Excuse me sir? Do you have the directions to the nearest whiskey bar and a couple of aspirins?
This is the question that The Jim Jones Revue’s newest album leaves you asking. “Burning Your House Down” is as torrid and ornery as the name suggests. Released on London’s Punk Rock Blues record label, the album is raw rock n’roll, all quivering lips and rambling riffs of epic proportions. Think The Rolling Stones circa 1963 honky tonk rock with a twist of Jerry Lee Lewis’s blazing ivories with a dash of Little Richard and you’ve got The Jim Jones Revue.
Nitty and gritty with flaming fury they are clearly influenced by the rock of days gone by, sampling sounds from such bands as The Cramps and The Birthday Party. All the blistering bass and rebel-without-a-cause-bravado leaves me to assume that this group of men were born with cigarettes hanging out the side of their mouths.
A band of true antiquity they fan the flame of the good old days, staying true to the bare-boned musical feel of early rock and keeping it simple – that is, as simple as this blaring music can be.
Chronically impassioned and sexually charged, the guitars reek of heavy grinding and the drums smash you upside the head like an angry fist in an anonymous back alley. Gone are the over produced vocals and over done instrumentals of some new age rock bands, and you’re left with a shrieking sound that pierces your eardrum. Musically, the noise is immense and the energy is high, from song one to the last note of the album you’re trapped in a dive bar and you’re not getting out. If you’re in the mood for some belligerent fun you’ve got it … and if not, I’d advise you find some indie singer-songwriter ‘cause this album is not for the faint of ear.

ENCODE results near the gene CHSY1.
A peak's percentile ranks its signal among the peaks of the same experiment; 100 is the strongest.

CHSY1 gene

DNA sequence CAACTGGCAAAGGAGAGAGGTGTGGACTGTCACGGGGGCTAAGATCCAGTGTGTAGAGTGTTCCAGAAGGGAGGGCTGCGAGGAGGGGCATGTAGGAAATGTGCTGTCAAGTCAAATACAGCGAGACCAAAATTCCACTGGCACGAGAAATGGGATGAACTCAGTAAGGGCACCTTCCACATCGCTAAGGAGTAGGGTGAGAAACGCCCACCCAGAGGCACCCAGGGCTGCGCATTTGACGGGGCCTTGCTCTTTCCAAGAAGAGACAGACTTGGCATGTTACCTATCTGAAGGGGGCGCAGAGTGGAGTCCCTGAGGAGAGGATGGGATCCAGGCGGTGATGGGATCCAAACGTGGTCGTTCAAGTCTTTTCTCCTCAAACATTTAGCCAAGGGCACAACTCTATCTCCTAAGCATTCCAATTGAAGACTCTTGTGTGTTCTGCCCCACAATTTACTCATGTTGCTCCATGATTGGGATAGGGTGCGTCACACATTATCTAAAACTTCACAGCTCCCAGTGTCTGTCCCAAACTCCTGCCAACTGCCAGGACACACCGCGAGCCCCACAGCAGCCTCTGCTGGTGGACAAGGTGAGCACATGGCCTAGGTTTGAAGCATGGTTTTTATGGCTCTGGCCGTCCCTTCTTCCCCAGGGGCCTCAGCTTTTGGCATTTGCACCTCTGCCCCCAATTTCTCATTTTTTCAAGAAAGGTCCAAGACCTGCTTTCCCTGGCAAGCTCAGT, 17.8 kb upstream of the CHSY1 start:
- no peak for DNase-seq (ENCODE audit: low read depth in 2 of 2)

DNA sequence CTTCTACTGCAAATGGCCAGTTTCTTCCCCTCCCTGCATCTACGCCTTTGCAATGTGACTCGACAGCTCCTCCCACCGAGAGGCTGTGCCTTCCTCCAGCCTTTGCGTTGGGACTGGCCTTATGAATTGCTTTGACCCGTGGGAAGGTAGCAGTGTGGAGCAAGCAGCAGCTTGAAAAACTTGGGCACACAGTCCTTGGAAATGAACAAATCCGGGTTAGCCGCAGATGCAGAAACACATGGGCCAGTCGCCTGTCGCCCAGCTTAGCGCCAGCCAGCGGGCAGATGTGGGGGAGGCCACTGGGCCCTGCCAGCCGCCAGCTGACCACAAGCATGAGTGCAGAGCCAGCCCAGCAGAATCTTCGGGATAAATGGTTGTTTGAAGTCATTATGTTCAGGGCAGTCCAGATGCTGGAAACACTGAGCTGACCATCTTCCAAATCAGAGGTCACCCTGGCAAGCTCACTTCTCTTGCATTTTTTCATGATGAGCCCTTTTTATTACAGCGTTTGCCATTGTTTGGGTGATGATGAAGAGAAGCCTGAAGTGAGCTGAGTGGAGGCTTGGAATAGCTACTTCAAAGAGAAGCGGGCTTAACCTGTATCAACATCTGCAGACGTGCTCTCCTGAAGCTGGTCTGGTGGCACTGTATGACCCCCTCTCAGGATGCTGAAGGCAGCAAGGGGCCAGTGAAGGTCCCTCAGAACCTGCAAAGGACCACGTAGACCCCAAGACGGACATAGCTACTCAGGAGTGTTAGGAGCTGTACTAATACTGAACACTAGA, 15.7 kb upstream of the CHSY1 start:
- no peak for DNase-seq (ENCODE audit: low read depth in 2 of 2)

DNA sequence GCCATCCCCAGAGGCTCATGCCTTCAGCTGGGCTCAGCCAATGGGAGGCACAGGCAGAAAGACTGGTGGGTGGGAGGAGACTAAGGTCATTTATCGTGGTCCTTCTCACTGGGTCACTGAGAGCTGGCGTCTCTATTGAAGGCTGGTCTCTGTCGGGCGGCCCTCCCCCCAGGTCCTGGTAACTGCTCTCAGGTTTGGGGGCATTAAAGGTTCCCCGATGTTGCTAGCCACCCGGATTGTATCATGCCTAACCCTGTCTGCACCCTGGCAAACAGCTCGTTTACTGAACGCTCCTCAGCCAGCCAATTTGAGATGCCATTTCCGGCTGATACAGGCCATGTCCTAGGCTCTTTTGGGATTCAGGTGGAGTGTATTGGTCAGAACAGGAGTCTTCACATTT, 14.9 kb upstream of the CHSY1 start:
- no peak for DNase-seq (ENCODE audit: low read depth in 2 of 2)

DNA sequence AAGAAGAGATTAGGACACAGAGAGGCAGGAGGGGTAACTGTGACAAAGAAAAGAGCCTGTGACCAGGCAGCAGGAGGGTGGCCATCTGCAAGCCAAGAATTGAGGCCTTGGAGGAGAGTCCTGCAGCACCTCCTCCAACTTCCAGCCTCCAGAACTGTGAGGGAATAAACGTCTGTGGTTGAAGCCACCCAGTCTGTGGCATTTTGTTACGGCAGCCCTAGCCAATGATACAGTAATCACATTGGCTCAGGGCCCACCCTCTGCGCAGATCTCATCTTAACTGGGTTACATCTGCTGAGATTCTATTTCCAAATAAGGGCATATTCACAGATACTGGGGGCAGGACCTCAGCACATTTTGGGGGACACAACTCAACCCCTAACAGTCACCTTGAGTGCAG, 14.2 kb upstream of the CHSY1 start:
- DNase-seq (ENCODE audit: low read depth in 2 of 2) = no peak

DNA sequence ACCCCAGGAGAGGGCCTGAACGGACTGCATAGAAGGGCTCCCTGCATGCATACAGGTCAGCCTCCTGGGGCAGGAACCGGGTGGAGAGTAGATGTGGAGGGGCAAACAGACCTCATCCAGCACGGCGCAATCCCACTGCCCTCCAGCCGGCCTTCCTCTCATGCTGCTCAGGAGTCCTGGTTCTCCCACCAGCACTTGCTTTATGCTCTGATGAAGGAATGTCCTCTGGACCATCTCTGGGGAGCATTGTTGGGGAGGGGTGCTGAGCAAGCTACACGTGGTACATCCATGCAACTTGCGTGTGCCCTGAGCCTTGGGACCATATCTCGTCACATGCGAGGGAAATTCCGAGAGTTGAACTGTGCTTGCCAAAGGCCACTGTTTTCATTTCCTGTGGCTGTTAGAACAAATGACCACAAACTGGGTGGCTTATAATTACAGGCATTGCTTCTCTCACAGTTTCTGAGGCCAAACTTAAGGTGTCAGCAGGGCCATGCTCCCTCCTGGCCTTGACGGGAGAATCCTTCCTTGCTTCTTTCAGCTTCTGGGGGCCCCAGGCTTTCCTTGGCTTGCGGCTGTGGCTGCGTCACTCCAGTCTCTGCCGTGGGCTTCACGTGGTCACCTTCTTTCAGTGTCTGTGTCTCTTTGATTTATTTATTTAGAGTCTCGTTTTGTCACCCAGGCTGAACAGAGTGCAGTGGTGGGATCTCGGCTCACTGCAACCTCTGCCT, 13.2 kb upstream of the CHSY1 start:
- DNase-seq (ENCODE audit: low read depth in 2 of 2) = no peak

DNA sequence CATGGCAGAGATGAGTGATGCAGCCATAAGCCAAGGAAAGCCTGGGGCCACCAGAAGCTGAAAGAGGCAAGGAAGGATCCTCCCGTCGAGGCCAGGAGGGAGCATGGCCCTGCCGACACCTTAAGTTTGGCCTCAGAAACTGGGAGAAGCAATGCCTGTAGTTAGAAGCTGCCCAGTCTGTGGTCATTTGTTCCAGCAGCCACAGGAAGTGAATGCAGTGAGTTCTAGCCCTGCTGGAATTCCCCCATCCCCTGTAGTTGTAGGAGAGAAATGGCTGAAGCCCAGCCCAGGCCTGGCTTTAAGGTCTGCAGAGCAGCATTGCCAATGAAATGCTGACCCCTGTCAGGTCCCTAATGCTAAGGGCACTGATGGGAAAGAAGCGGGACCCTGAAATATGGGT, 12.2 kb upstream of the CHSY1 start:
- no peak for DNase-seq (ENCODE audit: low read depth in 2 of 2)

Although the album is predominantly made up of songs sadly interchangeable with one another, they do deliver with a few stimulating tracks that wake the listener up and demand attention. My personal favorite is “Shoot First,” a gleaming track, highlighted by this truly intoxicating bass line that you can’t help but move to, once again punctuated by those too-good-to-be-true smashing keys that I am head over heels for. You can almost see the ivory flying and the long-legged ladies twisting in some dark little bar. “Come closer my dear/I can almost taste you from here” frontman Jim Jones groans on “Foghorn” a horny track of lewd seduction coupled with wild instrumental antics that make hips gyrate and clothes fly off. Filthy and fervent, a Molotov cocktail of punk, blues and scathing rock that makes for an explosive sound. Not everyone’s cup of tea, I understand—but there is no denying the energy in every strum, drum and black throated belt.
The title track, “Burning Your House Down,” is an explosive, can’t-ignore-me track with deep dark vocals and the most delicately devilish keys that contrast one another nicely into a spiteful ballad of faith gone sour.
To sum up, this collection is simple. It is loud and proud rock n’roll—the same kind your Ma and Pops were raised on. Brash and unapologetic it begs for sloppy sing-alongs and whiskey soaked blue suede shoes. Pumping heavy with testosterone, the album is a modern day melting pot of punk, rock and blues, giving us the garage band sound of new born inspiration that reminds us of yesteryear.
Words by:Jasmine Richelle